Newsmakers, April 20, 2017

Air Date:
Heard On Newsmakers
Jen Rombalski
Jen Rombalski Hope Kirwan/WPR

A 2017 infrastructure report card by the American Society of Civil Engineers suggests Wisconsin will have $1 billion in drinking water infrastructure needs and more than $6 billion in wastewater infrastructure needs in the next 20 years.

Environmental and public health advocates in the state suggest a more proactive approach to protecting the state’s groundwater supply before it becomes contaminated would be a wise use of financial resources.

Bill Davis, the head of the Wisconsin Sierra Club-John Muir Chapter, said everything from allowing more concentrated animal feeding operations to high-capacity well regulations — which the Wisconsin Legislature is considering this session — are putting the state’s groundwater at jeopardy.

If there’s a lesson to be learned from the past two decades, he said, it’s that people need to constantly be vigilant about water infrastructure in order to protect water quality.

“We put a lot of investment in the ’70s, and ’80s, early ’90s into infrastructure and then, I think, kind of had this sigh of relief. It’s like, ‘Ah, we’re done, we don’t have to pay attention to it anymore.’ And that’s just not the way it works,” Davis said. “All systems need to be maintained and they also need to be updated based on growth of population and land use.”

From traces of pharmaceutical drugs being found in drinking water or not being processed in wastewater, to tens of thousands of lead pipes still carrying drinking water to Wisconsin homes, Davis said state and local governments have a lot to work on.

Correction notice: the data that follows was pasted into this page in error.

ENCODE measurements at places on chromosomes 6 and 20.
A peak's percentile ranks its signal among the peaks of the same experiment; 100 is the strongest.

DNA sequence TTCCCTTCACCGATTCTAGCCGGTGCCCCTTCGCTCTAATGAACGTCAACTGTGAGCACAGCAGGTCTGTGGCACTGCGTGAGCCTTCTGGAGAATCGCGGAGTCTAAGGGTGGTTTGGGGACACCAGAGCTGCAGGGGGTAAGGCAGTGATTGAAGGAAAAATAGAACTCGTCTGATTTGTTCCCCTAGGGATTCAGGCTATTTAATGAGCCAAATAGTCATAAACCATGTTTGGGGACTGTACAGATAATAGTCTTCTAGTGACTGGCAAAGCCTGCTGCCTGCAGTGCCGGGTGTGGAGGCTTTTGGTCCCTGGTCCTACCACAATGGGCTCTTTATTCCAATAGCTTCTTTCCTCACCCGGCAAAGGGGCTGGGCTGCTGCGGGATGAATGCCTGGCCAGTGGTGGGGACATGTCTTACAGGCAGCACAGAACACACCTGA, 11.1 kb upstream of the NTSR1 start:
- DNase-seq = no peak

Then there are those who get their drinking water from private wells, or use septic systems to treat wastewater. Nearly a million state residents are in that situation.

Pollution of nearly one-third of the private wells in Kewaunee County in eastern Wisconsin has been a known problem for some time, but two weeks ago, in southwestern Wisconsin, about 2,000 northern La Crosse County residents with private wells were told they may have nitrate or bacteria contamination.

La Crosse County Health Department Director Jen Rombalski said preserving the quality of Wisconsin groundwater needs to become part of statewide planning because it’s cheaper to maintain clean groundwater than it is to treat areas where the water is contaminated.

“It’s one of those things that we should have our eye on. We should know what needs to be updated,” Rombalski said. “What can we update this year? What can we update next year? So we don’t have this spotty coverage in terms of, ‘OK, Kewaunee County has an issue. Let’s go there. Let’s put a couple of people there, and see if we can figure that out.’ That’s not a great use of resources after the problem has already occurred.”

Rombalski said the La Crosse County Health Department is urging residents to have their wells tested to see if they are contaminated. They will then work on solutions with landowners if the drinking water is polluted.

Newsmakers” is highlighting some of the infrastructure needs in the state as part of an ongoing series of programs in 2017.

– John Davis

Episode Credits

  • Hope Kirwan Host
  • John Davis Producer
  • Jennifer Rombalski Guest
  • Bill Davis Guest